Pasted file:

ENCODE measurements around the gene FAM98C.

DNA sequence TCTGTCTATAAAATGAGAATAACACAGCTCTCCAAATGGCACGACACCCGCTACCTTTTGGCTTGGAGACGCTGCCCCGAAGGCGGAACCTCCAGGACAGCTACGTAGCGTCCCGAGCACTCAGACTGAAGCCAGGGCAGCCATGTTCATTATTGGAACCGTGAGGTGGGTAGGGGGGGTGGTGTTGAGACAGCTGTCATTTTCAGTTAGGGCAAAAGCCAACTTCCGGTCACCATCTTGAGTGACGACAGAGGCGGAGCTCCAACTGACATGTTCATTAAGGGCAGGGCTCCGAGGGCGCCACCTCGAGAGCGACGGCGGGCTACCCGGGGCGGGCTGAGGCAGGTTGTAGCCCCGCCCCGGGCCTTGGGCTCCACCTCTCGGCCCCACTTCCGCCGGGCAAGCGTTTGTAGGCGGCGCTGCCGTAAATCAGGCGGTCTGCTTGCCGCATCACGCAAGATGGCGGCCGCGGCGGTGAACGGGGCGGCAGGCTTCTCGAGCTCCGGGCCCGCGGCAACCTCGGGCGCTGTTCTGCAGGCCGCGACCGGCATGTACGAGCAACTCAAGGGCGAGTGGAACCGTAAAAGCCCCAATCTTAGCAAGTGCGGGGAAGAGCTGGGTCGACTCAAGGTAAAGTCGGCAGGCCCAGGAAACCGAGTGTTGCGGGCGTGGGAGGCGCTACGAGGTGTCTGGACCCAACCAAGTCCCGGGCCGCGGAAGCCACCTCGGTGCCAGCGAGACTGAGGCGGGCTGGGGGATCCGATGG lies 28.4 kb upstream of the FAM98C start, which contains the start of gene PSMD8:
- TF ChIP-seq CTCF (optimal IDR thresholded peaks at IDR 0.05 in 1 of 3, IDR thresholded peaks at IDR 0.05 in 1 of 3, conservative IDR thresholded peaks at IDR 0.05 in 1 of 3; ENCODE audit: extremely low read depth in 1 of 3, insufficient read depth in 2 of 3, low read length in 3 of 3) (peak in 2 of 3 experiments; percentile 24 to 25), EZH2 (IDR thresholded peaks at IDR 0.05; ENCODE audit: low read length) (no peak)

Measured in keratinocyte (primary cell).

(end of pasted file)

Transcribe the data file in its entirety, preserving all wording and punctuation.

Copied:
ENCODE measurements around the gene FAM98C.

DNA sequence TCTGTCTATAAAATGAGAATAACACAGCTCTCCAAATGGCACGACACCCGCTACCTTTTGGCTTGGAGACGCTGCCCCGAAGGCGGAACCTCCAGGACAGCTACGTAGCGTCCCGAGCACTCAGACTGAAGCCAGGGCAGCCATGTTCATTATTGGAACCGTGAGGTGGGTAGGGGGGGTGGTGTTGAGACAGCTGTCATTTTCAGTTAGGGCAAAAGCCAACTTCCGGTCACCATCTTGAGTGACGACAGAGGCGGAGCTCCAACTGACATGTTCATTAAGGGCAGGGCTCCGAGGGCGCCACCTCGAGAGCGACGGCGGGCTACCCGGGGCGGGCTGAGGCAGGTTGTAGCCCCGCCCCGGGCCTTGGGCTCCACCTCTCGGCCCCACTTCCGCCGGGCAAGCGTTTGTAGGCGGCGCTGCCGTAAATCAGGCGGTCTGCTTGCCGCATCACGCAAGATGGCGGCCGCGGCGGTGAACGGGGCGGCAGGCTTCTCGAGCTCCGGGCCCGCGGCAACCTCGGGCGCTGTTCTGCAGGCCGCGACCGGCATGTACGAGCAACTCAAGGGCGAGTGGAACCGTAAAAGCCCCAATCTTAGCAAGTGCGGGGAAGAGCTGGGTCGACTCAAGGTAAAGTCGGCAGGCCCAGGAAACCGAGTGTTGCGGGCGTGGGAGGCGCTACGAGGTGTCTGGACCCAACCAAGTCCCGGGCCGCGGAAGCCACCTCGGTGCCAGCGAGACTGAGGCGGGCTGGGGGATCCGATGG lies 28.4 kb upstream of the FAM98C start, which contains the start of gene PSMD8:
- TF ChIP-seq CTCF (optimal IDR thresholded peaks at IDR 0.05 in 1 of 3, IDR thresholded peaks at IDR 0.05 in 1 of 3, conservative IDR thresholded peaks at IDR 0.05 in 1 of 3; ENCODE audit: extremely low read depth in 1 of 3, insufficient read depth in 2 of 3, low read length in 3 of 3) (peak in 2 of 3 experiments; percentile 24 to 25), EZH2 (IDR thresholded peaks at IDR 0.05; ENCODE audit: low read length) (no peak)

Measured in keratinocyte (primary cell).